Turning orange into red, white and blue
By James Huang
A machined aluminum driveside
chain stay stub
Clean top tube routing
offers a direct path
This is no camera trick,
Socket-type dropouts offer
more weld surface
A stock Alpha Q CX20 fork
takes care of business up front.
Trebon's lengthy FSA FR-200
One look at the bike of newly crowned US national cyclo-cross champion
Ryan Trebon is enough to give pause.
At a lanky 1.96m and 76kg (6' 5", 174lb), Trebon sets his saddle height
at more than a full meter when measured from the pedal at bottom dead
center and requires a 420mm seatpost even with the 63cm frame. There
is a roughly 30cm differential from the saddle to the tops of
the handlebar; add another 15cm or so to get to the drops. Though his
frame uses a standard Alpha Q CX20 carbon 'cross fork, not much is taken
off of the 300mm-long steerer tube to accommodate the 195mm-long head
Thanks to rangy 177.5mm-long crankarms, Trebon's feet travel over 100m
further than someone on more common 172.5mm arms over a typical one-hour
'cross race- and that's assuming a relatively sedate 60rpm. If a thief
were bold enough to try and ride away with the thing, they'd have a
better chance fitting inside the main triangle than straddling
the top tube.
Talk about a dream to draft behind.
Not surprisingly, team sponsor Kona doesn't offer its all-aluminum
Major Jake 'cross racer in a stock size to fit. However, its largest
62cm model is admirably close and Trebon's custom frame is stretched
just a single centimeter in both height and length. According to Mark
Matson of Kona, the frame is otherwise identical to production offerings
save for the team-only paint job and omission of water bottle bosses
on the seat tube. Conveniently, fellow 'Twin Towers' teammate Barry
Wicks also uses the same frame geometry.
Matson says Trebon's Major Jake is built with "the same Race Light
Scandium butted tubing material, shape and design as the production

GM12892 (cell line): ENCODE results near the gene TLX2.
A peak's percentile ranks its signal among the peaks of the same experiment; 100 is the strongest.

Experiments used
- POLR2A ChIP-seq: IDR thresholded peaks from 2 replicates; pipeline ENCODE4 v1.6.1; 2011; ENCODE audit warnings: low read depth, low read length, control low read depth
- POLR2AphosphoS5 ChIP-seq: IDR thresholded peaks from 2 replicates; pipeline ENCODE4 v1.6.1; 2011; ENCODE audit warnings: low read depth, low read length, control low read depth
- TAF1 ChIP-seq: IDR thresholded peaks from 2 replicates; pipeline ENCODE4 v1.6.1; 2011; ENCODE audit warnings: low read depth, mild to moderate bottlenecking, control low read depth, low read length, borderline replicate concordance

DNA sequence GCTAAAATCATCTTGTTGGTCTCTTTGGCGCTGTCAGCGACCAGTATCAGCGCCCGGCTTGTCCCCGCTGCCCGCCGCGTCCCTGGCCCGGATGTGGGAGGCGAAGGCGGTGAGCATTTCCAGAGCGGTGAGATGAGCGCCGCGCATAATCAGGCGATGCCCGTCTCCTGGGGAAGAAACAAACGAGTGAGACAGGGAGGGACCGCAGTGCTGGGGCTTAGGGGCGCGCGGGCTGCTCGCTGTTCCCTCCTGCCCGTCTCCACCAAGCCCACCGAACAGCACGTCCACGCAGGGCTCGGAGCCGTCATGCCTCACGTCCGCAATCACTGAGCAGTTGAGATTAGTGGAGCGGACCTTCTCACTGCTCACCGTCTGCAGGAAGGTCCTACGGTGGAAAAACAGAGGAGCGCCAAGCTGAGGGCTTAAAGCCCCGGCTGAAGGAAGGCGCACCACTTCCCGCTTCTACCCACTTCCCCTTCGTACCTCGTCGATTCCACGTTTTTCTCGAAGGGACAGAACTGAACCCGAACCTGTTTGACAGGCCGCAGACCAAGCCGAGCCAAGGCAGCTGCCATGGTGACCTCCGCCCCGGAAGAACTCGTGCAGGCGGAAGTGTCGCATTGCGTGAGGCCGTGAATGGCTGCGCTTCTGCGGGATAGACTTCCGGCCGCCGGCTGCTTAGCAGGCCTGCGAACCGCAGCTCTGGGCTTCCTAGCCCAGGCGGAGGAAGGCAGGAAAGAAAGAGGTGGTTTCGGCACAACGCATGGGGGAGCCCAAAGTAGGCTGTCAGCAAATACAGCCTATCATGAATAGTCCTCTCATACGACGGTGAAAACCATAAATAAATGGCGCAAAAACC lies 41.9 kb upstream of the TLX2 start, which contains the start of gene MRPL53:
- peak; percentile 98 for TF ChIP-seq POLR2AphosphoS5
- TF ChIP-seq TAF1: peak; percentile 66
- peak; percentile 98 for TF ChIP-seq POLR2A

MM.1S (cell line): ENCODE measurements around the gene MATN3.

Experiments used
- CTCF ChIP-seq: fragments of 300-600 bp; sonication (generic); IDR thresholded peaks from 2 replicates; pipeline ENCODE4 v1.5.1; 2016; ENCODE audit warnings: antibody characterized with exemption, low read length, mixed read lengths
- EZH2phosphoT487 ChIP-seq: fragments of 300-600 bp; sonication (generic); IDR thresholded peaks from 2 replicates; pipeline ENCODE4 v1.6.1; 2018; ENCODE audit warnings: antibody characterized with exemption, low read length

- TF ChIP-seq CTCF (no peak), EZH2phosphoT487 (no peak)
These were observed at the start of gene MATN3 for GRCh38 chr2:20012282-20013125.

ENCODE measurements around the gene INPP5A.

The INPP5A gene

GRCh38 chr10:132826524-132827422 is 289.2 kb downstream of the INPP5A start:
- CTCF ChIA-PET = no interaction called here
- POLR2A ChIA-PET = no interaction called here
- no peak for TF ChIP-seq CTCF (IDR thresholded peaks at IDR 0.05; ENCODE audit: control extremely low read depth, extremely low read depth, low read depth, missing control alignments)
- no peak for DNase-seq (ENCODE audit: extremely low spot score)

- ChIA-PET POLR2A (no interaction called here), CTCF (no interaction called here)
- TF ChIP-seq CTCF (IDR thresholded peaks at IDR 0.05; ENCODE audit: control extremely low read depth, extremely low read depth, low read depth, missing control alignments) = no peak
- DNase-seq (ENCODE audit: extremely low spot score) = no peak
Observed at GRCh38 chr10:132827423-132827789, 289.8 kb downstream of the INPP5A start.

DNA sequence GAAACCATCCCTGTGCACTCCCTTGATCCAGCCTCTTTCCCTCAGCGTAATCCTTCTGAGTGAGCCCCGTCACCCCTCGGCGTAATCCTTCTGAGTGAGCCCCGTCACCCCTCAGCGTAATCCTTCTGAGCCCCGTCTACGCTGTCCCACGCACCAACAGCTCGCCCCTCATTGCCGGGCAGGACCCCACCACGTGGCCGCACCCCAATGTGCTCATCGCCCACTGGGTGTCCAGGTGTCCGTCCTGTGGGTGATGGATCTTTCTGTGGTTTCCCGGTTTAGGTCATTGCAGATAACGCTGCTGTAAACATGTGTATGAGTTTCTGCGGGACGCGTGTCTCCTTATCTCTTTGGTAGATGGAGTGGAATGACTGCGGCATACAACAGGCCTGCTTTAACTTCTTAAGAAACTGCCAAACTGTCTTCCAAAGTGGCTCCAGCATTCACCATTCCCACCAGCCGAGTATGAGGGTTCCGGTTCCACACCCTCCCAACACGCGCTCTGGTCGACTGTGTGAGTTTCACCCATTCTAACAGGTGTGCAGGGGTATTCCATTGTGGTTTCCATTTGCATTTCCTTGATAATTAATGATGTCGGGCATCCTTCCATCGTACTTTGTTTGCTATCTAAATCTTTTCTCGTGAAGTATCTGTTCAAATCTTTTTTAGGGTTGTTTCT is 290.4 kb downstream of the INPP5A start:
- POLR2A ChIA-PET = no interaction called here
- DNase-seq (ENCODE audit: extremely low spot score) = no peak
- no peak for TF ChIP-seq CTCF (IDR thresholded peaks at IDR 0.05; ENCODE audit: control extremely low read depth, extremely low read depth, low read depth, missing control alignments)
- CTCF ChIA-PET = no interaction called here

Major Jake." As such, it also includes the same machined aluminum driveside
chain stay stub for increased chainring clearance, an asymmetrically
machined head tube to save a few grams, socket-type rear dropouts for
more weld surface area, and a slightly flattened top tube for more comfortable
shouldering. In spite of the extra material, Trebon's giant bike is
still a highly competitive 8.3kg (18.3lb).
Kona supplies Trebon with three new frames per season: two for mostly
domestic racing and one exclusively for European events. Naturally,
each is outfitted with an identical mix of components to maintain a
Team co-sponsor FSA adds some carbon fiber to the mix with its RD-488
tubular wheels and SL-K Light cranks (with MegaExo Ceramic bottom bracket);
more 'cross-friendly aluminum is used for the FR-200 seatpost, Energy
T traditional-bend bars and OS-99 stem and a conventional Orbit Xtreme
Pro headset rounds things out up front.
Shimano's Dura-Ace label is affixed to the STI Dual Control levers,
both derailleurs, chain and cassette and Trebon also taps the Osaka
giant for its XTR pedals. The rest of Trebon's machine is filled out
with Challenge tubulars (he used Grifo 32s to win in Kansas), KORE Race+
wide-profile cantilevers with SwissStop Yellow King pads, and Lance
Armstrong's favorite saddle, the Selle San Marco Concor Light.
With the US national and NACT (North American Cyclo-cross Trophy) titles
in the bag and the USGP (US Gran Prix of Cyclo-cross) series now behind
him - where he finished second - Trebon is looking ahead to his bigger
goals for the season on bike number three: success in Europe on the
highly competitive UCI World Cup circuit and a top-ten finish at the
UCI World Championships in Hoogerheide, Netherlands.
Watch out, Europe. Something big is looming overhead.
For a thumbnail gallery of these images, click here